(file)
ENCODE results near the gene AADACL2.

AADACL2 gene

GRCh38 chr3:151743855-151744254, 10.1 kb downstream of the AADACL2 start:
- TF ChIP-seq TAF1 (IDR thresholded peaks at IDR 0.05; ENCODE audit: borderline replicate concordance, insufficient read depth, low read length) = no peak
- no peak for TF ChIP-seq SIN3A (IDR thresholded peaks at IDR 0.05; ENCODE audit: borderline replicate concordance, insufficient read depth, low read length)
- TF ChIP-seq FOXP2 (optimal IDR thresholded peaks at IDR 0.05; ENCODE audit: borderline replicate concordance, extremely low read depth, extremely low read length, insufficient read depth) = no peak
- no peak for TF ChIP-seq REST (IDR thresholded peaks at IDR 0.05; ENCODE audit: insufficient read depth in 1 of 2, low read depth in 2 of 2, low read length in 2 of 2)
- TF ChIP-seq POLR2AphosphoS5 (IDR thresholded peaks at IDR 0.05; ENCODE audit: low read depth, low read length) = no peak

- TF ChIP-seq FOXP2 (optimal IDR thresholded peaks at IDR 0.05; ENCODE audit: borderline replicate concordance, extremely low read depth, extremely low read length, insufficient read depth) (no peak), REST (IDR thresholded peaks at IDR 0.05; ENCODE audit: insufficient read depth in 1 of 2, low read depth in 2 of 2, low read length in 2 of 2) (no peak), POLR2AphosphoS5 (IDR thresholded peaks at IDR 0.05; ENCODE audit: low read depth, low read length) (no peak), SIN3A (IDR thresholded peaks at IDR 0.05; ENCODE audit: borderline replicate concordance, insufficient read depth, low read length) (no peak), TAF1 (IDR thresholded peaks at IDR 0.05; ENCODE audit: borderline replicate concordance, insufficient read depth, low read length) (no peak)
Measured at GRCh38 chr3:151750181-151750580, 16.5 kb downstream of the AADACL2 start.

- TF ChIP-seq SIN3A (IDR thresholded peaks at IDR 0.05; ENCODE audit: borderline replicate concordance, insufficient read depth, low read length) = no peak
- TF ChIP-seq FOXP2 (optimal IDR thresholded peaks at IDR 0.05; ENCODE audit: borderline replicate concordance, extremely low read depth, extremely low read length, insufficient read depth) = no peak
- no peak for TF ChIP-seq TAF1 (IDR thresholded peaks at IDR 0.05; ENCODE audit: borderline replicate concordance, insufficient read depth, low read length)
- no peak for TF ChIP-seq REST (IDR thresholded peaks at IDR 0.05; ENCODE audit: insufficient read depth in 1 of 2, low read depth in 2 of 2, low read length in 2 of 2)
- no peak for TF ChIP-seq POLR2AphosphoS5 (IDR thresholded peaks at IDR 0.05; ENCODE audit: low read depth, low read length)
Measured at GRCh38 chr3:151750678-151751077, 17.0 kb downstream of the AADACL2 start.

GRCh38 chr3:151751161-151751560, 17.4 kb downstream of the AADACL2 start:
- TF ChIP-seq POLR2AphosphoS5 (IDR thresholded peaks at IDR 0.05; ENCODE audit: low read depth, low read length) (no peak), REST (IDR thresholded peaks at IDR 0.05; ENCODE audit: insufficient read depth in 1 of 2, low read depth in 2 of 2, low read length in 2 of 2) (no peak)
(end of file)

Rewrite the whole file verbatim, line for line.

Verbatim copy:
ENCODE results near the gene AADACL2.

AADACL2 gene

GRCh38 chr3:151743855-151744254, 10.1 kb downstream of the AADACL2 start:
- TF ChIP-seq TAF1 (IDR thresholded peaks at IDR 0.05; ENCODE audit: borderline replicate concordance, insufficient read depth, low read length) = no peak
- no peak for TF ChIP-seq SIN3A (IDR thresholded peaks at IDR 0.05; ENCODE audit: borderline replicate concordance, insufficient read depth, low read length)
- TF ChIP-seq FOXP2 (optimal IDR thresholded peaks at IDR 0.05; ENCODE audit: borderline replicate concordance, extremely low read depth, extremely low read length, insufficient read depth) = no peak
- no peak for TF ChIP-seq REST (IDR thresholded peaks at IDR 0.05; ENCODE audit: insufficient read depth in 1 of 2, low read depth in 2 of 2, low read length in 2 of 2)
- TF ChIP-seq POLR2AphosphoS5 (IDR thresholded peaks at IDR 0.05; ENCODE audit: low read depth, low read length) = no peak

- TF ChIP-seq FOXP2 (optimal IDR thresholded peaks at IDR 0.05; ENCODE audit: borderline replicate concordance, extremely low read depth, extremely low read length, insufficient read depth) (no peak), REST (IDR thresholded peaks at IDR 0.05; ENCODE audit: insufficient read depth in 1 of 2, low read depth in 2 of 2, low read length in 2 of 2) (no peak), POLR2AphosphoS5 (IDR thresholded peaks at IDR 0.05; ENCODE audit: low read depth, low read length) (no peak), SIN3A (IDR thresholded peaks at IDR 0.05; ENCODE audit: borderline replicate concordance, insufficient read depth, low read length) (no peak), TAF1 (IDR thresholded peaks at IDR 0.05; ENCODE audit: borderline replicate concordance, insufficient read depth, low read length) (no peak)
Measured at GRCh38 chr3:151750181-151750580, 16.5 kb downstream of the AADACL2 start.

- TF ChIP-seq SIN3A (IDR thresholded peaks at IDR 0.05; ENCODE audit: borderline replicate concordance, insufficient read depth, low read length) = no peak
- TF ChIP-seq FOXP2 (optimal IDR thresholded peaks at IDR 0.05; ENCODE audit: borderline replicate concordance, extremely low read depth, extremely low read length, insufficient read depth) = no peak
- no peak for TF ChIP-seq TAF1 (IDR thresholded peaks at IDR 0.05; ENCODE audit: borderline replicate concordance, insufficient read depth, low read length)
- no peak for TF ChIP-seq REST (IDR thresholded peaks at IDR 0.05; ENCODE audit: insufficient read depth in 1 of 2, low read depth in 2 of 2, low read length in 2 of 2)
- no peak for TF ChIP-seq POLR2AphosphoS5 (IDR thresholded peaks at IDR 0.05; ENCODE audit: low read depth, low read length)
Measured at GRCh38 chr3:151750678-151751077, 17.0 kb downstream of the AADACL2 start.

GRCh38 chr3:151751161-151751560, 17.4 kb downstream of the AADACL2 start:
- TF ChIP-seq POLR2AphosphoS5 (IDR thresholded peaks at IDR 0.05; ENCODE audit: low read depth, low read length) (no peak), REST (IDR thresholded peaks at IDR 0.05; ENCODE audit: insufficient read depth in 1 of 2, low read depth in 2 of 2, low read length in 2 of 2) (no peak)